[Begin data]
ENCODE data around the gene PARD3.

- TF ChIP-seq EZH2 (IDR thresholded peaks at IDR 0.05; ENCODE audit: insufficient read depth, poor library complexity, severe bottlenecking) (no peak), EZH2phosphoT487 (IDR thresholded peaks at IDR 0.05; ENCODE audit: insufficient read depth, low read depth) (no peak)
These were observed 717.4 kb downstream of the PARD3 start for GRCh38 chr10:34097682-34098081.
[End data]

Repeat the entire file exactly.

ENCODE data around the gene PARD3.

- TF ChIP-seq EZH2 (IDR thresholded peaks at IDR 0.05; ENCODE audit: insufficient read depth, poor library complexity, severe bottlenecking) (no peak), EZH2phosphoT487 (IDR thresholded peaks at IDR 0.05; ENCODE audit: insufficient read depth, low read depth) (no peak)
These were observed 717.4 kb downstream of the PARD3 start for GRCh38 chr10:34097682-34098081.